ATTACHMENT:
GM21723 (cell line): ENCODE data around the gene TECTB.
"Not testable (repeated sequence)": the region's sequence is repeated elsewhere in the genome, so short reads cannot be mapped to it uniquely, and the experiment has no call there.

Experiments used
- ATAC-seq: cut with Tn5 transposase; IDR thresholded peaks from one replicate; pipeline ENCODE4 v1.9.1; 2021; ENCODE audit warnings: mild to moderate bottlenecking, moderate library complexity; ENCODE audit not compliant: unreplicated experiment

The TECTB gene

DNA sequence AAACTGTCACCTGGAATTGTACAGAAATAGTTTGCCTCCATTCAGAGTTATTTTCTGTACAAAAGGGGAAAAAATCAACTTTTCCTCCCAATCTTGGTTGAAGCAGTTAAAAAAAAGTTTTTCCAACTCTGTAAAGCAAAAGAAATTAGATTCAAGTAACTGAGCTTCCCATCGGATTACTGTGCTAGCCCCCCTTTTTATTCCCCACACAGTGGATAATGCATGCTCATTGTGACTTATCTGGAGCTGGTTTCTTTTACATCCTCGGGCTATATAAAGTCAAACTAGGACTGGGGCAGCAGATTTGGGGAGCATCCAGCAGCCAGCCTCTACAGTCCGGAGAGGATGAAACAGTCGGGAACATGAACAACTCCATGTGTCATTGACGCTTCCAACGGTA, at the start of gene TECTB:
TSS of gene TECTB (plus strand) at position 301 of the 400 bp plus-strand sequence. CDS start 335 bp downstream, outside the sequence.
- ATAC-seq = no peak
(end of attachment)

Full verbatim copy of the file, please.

GM21723 (cell line): ENCODE data around the gene TECTB.
"Not testable (repeated sequence)": the region's sequence is repeated elsewhere in the genome, so short reads cannot be mapped to it uniquely, and the experiment has no call there.

Experiments used
- ATAC-seq: cut with Tn5 transposase; IDR thresholded peaks from one replicate; pipeline ENCODE4 v1.9.1; 2021; ENCODE audit warnings: mild to moderate bottlenecking, moderate library complexity; ENCODE audit not compliant: unreplicated experiment

The TECTB gene

DNA sequence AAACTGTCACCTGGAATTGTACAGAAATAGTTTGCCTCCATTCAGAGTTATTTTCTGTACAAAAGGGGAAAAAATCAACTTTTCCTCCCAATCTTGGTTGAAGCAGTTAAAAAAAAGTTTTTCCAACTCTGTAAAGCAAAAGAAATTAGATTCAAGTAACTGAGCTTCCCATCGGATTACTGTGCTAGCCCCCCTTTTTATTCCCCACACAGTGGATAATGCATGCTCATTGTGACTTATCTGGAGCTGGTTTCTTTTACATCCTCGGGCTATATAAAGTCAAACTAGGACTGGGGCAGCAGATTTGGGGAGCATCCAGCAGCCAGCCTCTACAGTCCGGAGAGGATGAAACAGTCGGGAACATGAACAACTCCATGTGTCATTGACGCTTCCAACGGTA, at the start of gene TECTB:
TSS of gene TECTB (plus strand) at position 301 of the 400 bp plus-strand sequence. CDS start 335 bp downstream, outside the sequence.
- ATAC-seq = no peak